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Sinapsis Hirta, Brassica juncea, Brassica nigra

The name 'mustard' applies to a number of plants in the family Brassicaceae, although the three listed above are the most commonly used. The history of mustard cultivation goes back to pre-historic times, although it's not possible to accurately trace the history of the different varieties, as available records do not refer to the species as differentiated in modern times.

Sinapis hirta, known as white mustard grows wild in North Africa, the Middle East, and Mediterranean Europe. Brassica juncea originates from the foothills of the Himalayas and is known as oriental mustard. Brassica nigra, called black mustard, is thought to be native to Southern Europe.

Cultivation is widespread, with Canada and Nepal together providing more than half of the world's requirements. These days cultivation of Brassica nigra has declined as it isn't so suited to mechanised farming.

With it's pungent burning taste mustard is popular all round the world, especially on cold meats. In England the mustard pot had it's traditional place between the salt and pepper dispensers, an essential addition to the Sunday roast. Mustard flour would be mixed with water a short time before the meal to produce a smooth paste with the maximum possible fieryness. While this ritual is still observed by some nowadays you're much more likely to find mustard in a jar or a tube.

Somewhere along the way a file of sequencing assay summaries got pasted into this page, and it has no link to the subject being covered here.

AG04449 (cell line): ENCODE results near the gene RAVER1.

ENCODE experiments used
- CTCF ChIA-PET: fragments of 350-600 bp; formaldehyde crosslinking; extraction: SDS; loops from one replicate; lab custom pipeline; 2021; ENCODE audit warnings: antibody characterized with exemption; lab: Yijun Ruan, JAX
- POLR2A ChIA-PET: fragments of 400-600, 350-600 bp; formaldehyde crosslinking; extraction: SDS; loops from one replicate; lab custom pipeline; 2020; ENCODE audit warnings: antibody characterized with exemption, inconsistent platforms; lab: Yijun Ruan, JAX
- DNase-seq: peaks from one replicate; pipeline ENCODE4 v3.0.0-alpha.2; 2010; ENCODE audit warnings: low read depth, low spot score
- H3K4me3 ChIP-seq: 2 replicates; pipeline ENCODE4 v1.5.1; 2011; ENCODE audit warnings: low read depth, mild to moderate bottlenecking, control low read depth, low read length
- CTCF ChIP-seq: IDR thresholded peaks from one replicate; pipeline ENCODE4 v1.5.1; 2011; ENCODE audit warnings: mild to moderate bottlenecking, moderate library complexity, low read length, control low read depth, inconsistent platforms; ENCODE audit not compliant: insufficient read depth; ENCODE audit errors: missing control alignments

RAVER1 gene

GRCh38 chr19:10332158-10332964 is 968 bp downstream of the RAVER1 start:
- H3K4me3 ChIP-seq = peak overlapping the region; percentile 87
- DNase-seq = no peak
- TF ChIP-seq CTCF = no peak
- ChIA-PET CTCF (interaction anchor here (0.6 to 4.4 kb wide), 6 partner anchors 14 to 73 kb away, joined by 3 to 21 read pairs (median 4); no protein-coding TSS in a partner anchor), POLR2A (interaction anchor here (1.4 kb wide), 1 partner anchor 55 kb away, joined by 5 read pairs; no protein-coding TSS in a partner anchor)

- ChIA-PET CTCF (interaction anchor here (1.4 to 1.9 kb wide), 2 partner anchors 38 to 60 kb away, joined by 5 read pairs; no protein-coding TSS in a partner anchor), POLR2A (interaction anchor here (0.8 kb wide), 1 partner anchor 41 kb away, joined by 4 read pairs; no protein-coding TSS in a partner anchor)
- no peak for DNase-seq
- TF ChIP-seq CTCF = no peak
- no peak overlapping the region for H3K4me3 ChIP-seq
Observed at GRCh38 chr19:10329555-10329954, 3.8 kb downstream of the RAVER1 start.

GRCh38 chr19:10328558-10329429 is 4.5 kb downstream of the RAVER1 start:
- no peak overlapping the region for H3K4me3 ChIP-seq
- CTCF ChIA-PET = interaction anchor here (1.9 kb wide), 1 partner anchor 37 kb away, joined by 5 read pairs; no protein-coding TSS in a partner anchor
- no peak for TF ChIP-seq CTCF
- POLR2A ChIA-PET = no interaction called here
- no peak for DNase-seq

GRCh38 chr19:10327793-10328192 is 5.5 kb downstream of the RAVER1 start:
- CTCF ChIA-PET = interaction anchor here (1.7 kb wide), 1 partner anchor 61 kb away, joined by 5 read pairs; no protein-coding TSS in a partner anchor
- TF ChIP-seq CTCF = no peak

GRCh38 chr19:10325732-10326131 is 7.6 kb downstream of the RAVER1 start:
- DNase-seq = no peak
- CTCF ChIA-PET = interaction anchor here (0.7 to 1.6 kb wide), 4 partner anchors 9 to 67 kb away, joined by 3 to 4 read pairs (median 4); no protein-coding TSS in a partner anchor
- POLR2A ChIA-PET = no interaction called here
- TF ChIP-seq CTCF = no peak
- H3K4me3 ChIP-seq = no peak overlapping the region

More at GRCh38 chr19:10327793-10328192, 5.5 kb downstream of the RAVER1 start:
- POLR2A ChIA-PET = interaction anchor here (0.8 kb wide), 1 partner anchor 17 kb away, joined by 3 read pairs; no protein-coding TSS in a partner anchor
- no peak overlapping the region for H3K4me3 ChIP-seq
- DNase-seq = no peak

Over in the US pre-mixed 'American Mustard' is a sauce with  less of the spice in it, very mild by English standards. Famously it's added to the hot dog at the point of purchase, although whether mustard rather than ketchup should grace the hamburger appears to be something of a divisive issue.

Mustard Fields in Dijon, France

In Asia mustard seeds are often used in cooking, particularly for pickled fruit and vegetables. Typically the seeds are fried in oil until they pop at the beginning of the recipe.

While it's generally considered to be a healthy and nutritious component of a diet mustard is also listed as an allergen, which extreme reactions being possible for the rare individuals who are sensitve to it.



Martin Hoxworth - Group Sales Manager:
Product Key
NOTE: online specifications for guideline only, always request latest spec before purchase.
CP112YMStandardMustard Seed Yellow Whole25Kg Download Image
CP140BMSHeat TreatedBrown Mustard Seed HT25Kg Download Image
PS0224Mustard Flour Pure mild25Kg Download Image
PS0225Mustard Flour Pure med25Kg Download Image
PS0226Mustard Flour Pure med/hot25Kg Download Image
PS0227Mustard Flour Pure hot25Kg Download Image
PS0228Mustard Flour Pure Oriental vhot25Kg Download Image
PS0229Mustard Ground Yellow mild25Kg Download Image
PS0230Mustard Ground Brown med/hot25Kg Download Image
PS0231Mustard Grd Yellow Commercial mild25Kg Download Image
PS0232Mustard Seed Yellow Crushed mild25Kg Download Image
PS0233Mustard Seed Brown Crushed med/hot25Kg Download Image
PS0234Mustard Bran Yellow mild20Kg Download Image
PS0235Mustard Bran Yellow Fine Grd mild20Kg Download Image
PS0236Mustard Bran Mixed medium20Kg Download Image
PS0237Mustard Bran Oriental hot20,25Kg Download Image
PS0238Mustard Seed Whole Yellow mild50lb Download Image
PS0239Mustard Seed Whole Brown medium50lb Download Image
PS0240Mustard Seed Oriental hot25Kg Download Image
PS0241Mustard Deactivated Ground Yellow 20Kg Download Image
PS0242Mustard Deactivated Fine Grd Yellow 20Kg Download Image